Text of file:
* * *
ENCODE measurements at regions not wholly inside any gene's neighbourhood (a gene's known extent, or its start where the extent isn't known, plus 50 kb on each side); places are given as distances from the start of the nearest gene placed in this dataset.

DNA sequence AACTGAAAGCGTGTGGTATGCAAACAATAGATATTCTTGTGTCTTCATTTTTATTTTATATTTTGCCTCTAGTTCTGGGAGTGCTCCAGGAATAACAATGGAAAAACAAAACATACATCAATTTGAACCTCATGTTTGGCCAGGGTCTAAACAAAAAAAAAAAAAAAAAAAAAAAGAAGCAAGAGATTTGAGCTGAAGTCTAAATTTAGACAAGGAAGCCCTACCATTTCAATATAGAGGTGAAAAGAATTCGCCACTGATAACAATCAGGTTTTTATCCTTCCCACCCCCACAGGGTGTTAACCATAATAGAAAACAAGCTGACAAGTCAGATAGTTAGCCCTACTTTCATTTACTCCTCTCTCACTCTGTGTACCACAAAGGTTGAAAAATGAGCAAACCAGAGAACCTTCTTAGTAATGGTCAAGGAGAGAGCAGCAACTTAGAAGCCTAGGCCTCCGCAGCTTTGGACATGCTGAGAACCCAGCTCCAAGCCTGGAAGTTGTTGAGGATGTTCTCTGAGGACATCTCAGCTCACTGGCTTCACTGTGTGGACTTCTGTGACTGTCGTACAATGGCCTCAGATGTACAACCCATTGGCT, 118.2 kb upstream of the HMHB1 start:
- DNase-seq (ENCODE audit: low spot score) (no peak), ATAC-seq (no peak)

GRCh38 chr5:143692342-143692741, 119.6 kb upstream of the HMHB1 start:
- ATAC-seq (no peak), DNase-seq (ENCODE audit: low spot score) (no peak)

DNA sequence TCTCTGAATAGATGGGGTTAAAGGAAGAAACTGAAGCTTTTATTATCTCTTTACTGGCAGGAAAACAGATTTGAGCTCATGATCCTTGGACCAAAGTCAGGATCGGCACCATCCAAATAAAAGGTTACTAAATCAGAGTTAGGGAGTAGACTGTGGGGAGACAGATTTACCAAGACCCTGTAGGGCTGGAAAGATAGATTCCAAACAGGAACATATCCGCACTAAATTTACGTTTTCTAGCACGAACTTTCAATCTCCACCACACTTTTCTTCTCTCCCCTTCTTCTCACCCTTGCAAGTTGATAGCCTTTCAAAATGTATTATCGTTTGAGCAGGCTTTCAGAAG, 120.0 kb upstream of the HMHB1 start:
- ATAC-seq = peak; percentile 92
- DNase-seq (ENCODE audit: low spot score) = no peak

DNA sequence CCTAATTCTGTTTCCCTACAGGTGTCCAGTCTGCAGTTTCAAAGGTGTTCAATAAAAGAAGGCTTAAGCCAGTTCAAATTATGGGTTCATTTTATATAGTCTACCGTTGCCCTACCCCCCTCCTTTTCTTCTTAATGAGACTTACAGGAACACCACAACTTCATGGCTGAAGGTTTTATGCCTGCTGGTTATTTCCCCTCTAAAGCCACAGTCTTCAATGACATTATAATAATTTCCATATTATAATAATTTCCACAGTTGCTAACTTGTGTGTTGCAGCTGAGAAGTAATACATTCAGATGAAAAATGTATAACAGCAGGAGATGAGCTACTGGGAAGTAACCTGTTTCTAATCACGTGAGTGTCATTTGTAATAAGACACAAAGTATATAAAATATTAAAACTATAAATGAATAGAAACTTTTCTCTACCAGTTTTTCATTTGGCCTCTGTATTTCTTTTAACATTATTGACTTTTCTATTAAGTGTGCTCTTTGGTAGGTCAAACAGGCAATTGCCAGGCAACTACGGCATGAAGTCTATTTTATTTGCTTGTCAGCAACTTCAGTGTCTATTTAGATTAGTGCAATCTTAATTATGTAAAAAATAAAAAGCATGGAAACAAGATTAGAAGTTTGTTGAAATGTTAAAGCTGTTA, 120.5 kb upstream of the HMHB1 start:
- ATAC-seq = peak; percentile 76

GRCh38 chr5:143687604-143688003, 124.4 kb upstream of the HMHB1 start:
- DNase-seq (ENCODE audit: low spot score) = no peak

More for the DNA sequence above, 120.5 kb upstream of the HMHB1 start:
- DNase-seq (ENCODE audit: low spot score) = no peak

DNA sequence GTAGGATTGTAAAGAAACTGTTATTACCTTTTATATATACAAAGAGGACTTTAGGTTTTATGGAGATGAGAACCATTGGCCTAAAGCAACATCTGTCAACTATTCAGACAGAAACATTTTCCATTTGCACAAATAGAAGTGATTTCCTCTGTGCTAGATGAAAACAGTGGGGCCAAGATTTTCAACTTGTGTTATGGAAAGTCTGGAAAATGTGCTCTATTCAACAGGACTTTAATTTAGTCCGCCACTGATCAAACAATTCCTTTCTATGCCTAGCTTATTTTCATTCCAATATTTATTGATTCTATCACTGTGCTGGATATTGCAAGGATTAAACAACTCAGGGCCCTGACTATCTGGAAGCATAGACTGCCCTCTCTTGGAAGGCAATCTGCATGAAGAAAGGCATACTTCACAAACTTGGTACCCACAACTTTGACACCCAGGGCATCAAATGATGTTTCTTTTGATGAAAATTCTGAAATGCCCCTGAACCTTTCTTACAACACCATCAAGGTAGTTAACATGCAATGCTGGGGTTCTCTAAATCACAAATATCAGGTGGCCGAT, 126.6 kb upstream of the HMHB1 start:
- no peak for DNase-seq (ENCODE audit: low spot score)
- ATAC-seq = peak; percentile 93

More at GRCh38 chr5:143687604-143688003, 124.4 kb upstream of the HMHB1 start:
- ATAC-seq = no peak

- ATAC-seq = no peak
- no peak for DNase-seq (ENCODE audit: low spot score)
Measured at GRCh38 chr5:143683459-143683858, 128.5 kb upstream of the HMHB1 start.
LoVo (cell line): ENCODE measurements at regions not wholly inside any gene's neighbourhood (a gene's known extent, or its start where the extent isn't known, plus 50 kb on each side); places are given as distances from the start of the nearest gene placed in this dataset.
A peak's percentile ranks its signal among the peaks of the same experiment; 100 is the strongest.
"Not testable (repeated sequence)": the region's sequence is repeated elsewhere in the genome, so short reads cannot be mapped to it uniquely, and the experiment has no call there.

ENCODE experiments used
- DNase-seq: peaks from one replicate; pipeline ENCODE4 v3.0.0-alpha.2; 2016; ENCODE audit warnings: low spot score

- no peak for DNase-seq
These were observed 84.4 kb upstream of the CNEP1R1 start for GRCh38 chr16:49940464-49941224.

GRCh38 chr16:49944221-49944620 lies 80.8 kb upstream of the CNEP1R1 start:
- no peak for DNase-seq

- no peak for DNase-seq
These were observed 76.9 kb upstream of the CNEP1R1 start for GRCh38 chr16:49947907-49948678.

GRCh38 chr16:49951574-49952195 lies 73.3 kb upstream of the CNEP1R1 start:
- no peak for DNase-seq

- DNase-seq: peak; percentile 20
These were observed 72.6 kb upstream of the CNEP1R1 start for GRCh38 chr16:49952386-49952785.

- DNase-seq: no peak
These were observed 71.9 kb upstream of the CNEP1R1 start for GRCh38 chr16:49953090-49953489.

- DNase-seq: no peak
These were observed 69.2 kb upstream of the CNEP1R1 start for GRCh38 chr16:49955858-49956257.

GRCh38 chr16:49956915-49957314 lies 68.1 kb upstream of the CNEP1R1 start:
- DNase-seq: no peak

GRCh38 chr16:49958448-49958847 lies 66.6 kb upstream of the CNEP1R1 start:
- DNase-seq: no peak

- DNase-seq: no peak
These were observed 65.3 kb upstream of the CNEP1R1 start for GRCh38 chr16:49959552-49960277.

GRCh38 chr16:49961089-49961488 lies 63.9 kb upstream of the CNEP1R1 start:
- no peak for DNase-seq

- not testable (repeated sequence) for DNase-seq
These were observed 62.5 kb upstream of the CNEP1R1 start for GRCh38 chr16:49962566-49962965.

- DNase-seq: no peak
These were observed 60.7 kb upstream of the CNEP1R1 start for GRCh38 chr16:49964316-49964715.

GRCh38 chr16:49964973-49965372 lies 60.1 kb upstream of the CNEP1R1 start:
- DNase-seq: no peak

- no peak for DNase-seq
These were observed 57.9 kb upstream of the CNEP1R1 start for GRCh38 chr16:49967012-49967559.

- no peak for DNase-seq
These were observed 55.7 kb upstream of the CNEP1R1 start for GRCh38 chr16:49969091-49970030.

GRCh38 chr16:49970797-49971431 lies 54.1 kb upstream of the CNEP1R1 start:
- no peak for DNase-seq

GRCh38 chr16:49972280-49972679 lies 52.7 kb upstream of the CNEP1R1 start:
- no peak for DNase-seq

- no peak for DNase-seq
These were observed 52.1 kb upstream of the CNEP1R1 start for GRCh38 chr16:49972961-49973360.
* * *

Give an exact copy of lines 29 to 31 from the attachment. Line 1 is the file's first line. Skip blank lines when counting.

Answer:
These were observed 84.4 kb upstream of the CNEP1R1 start for GRCh38 chr16:49940464-49941224.

GRCh38 chr16:49944221-49944620 lies 80.8 kb upstream of the CNEP1R1 start:
- no peak for DNase-seq